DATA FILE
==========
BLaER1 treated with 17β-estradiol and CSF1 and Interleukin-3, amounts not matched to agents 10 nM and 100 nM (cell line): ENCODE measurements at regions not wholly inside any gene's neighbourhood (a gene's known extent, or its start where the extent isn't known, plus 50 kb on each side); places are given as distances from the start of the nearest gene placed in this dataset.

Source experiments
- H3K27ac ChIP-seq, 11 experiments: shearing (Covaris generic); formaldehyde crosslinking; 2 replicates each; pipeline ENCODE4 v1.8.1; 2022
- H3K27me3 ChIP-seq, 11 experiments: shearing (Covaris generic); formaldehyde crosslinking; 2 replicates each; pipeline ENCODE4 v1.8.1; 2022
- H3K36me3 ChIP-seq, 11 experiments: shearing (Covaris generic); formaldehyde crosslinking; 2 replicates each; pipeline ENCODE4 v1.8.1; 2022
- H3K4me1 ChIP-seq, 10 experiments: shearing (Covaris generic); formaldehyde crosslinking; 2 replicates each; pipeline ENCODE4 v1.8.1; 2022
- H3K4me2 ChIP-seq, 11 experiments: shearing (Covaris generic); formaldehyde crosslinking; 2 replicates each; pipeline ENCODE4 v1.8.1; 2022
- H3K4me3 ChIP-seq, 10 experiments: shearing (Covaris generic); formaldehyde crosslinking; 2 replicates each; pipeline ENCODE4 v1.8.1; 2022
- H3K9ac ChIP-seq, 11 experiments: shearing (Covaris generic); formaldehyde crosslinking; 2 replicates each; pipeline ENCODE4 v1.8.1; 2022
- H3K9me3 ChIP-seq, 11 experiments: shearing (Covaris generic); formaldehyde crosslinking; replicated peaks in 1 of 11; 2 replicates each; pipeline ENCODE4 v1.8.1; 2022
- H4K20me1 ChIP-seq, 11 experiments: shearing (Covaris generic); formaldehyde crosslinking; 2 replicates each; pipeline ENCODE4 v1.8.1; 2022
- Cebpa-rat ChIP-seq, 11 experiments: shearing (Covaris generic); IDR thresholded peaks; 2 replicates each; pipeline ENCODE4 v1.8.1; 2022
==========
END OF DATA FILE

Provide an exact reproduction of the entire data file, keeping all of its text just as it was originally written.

BLaER1 treated with 17β-estradiol and CSF1 and Interleukin-3, amounts not matched to agents 10 nM and 100 nM (cell line): ENCODE measurements at regions not wholly inside any gene's neighbourhood (a gene's known extent, or its start where the extent isn't known, plus 50 kb on each side); places are given as distances from the start of the nearest gene placed in this dataset.

Source experiments
- H3K27ac ChIP-seq, 11 experiments: shearing (Covaris generic); formaldehyde crosslinking; 2 replicates each; pipeline ENCODE4 v1.8.1; 2022
- H3K27me3 ChIP-seq, 11 experiments: shearing (Covaris generic); formaldehyde crosslinking; 2 replicates each; pipeline ENCODE4 v1.8.1; 2022
- H3K36me3 ChIP-seq, 11 experiments: shearing (Covaris generic); formaldehyde crosslinking; 2 replicates each; pipeline ENCODE4 v1.8.1; 2022
- H3K4me1 ChIP-seq, 10 experiments: shearing (Covaris generic); formaldehyde crosslinking; 2 replicates each; pipeline ENCODE4 v1.8.1; 2022
- H3K4me2 ChIP-seq, 11 experiments: shearing (Covaris generic); formaldehyde crosslinking; 2 replicates each; pipeline ENCODE4 v1.8.1; 2022
- H3K4me3 ChIP-seq, 10 experiments: shearing (Covaris generic); formaldehyde crosslinking; 2 replicates each; pipeline ENCODE4 v1.8.1; 2022
- H3K9ac ChIP-seq, 11 experiments: shearing (Covaris generic); formaldehyde crosslinking; 2 replicates each; pipeline ENCODE4 v1.8.1; 2022
- H3K9me3 ChIP-seq, 11 experiments: shearing (Covaris generic); formaldehyde crosslinking; replicated peaks in 1 of 11; 2 replicates each; pipeline ENCODE4 v1.8.1; 2022
- H4K20me1 ChIP-seq, 11 experiments: shearing (Covaris generic); formaldehyde crosslinking; 2 replicates each; pipeline ENCODE4 v1.8.1; 2022
- Cebpa-rat ChIP-seq, 11 experiments: shearing (Covaris generic); IDR thresholded peaks; 2 replicates each; pipeline ENCODE4 v1.8.1; 2022